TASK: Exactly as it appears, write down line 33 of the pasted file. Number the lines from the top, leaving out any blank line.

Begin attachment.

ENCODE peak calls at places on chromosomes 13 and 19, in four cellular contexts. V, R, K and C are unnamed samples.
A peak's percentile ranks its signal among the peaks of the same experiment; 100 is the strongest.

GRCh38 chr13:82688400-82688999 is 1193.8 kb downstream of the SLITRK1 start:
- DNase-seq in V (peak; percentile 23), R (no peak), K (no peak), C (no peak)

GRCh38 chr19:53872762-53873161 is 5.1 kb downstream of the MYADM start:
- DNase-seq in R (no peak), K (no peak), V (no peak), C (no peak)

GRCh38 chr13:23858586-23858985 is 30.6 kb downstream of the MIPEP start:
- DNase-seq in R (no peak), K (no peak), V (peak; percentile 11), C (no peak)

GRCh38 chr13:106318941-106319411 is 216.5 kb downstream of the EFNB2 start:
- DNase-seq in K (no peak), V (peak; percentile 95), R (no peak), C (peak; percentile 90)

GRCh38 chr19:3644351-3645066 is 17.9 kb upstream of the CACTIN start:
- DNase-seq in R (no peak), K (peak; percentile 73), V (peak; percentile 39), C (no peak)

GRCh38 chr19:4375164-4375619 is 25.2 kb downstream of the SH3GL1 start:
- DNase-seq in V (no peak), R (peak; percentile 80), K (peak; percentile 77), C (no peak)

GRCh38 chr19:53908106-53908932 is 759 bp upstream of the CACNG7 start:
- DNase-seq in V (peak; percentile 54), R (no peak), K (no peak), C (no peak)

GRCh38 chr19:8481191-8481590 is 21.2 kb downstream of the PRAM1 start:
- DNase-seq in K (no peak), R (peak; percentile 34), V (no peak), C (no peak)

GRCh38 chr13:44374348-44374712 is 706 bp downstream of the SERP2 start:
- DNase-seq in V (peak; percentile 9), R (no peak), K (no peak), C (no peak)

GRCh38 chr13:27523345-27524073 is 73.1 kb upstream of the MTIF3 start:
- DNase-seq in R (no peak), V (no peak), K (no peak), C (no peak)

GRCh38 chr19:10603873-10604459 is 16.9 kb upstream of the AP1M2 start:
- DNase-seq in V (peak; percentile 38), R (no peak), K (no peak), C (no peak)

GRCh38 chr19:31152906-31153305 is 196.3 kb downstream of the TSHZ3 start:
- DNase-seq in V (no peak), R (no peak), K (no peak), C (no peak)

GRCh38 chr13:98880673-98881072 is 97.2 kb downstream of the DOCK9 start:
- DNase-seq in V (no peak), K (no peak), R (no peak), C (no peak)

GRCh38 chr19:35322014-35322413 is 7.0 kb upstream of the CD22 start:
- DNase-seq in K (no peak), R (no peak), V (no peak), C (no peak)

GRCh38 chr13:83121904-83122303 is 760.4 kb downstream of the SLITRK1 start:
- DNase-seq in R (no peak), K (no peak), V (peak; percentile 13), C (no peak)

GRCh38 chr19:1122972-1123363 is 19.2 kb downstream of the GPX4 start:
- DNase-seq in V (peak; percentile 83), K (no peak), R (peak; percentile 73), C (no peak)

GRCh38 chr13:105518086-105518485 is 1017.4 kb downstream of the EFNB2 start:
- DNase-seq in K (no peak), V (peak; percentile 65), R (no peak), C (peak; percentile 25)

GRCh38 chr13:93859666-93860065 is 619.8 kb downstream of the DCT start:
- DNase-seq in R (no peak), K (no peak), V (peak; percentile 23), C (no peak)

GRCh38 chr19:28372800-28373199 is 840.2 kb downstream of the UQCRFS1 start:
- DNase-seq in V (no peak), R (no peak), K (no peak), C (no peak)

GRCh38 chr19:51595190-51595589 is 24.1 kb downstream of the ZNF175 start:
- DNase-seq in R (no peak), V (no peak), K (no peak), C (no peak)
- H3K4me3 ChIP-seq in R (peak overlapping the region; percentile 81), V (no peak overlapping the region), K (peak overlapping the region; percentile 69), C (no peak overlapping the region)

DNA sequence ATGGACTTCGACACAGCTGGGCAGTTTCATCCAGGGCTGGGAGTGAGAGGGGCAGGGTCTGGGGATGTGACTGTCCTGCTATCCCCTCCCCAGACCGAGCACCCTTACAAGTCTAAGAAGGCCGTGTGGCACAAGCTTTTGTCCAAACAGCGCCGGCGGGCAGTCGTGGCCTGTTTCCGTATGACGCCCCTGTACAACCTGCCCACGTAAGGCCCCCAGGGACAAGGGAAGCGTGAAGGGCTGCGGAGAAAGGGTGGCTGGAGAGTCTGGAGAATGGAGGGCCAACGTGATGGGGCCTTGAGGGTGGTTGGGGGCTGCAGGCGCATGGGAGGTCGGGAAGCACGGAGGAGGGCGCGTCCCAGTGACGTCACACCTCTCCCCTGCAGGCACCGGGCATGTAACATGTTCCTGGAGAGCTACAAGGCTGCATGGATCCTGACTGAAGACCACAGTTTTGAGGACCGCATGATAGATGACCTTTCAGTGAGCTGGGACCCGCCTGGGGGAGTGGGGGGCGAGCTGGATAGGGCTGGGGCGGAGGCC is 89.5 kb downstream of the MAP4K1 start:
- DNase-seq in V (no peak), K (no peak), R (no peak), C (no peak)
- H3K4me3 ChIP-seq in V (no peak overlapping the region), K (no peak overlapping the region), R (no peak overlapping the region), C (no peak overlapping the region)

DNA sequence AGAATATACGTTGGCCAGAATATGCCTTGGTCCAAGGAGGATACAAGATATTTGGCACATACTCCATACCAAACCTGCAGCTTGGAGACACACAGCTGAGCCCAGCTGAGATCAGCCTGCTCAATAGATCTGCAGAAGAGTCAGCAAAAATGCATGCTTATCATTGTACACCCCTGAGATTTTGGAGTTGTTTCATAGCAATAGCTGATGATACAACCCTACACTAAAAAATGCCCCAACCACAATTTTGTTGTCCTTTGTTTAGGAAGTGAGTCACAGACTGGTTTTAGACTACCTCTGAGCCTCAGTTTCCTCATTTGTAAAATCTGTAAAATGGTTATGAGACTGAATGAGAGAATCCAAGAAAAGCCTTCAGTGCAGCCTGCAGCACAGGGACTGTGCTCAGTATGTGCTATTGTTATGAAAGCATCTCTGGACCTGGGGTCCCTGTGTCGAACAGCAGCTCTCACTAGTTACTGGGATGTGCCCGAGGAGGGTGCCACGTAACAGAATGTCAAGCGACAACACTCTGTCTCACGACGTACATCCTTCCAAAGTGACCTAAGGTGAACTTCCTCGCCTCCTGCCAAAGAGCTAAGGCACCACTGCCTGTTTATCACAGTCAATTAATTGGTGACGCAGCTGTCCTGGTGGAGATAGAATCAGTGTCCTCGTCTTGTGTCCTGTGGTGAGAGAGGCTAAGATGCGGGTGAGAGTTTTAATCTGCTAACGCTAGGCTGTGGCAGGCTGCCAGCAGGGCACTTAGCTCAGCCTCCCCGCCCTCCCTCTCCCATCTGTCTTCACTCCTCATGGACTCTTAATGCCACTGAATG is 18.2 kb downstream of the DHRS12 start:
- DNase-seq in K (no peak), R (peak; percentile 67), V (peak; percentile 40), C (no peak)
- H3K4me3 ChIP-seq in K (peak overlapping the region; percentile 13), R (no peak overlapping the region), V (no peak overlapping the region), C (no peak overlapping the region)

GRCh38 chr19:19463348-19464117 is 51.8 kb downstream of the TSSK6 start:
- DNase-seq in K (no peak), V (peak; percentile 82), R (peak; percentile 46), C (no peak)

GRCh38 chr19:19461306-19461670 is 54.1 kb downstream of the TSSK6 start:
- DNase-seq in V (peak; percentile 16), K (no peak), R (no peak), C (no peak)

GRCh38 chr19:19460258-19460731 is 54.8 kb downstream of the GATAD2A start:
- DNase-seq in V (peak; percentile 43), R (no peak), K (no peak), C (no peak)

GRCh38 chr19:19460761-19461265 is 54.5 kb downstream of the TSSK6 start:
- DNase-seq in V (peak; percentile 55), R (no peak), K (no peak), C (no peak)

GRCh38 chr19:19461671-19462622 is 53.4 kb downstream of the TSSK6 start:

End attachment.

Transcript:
GRCh38 chr19:1122972-1123363 is 19.2 kb downstream of the GPX4 start: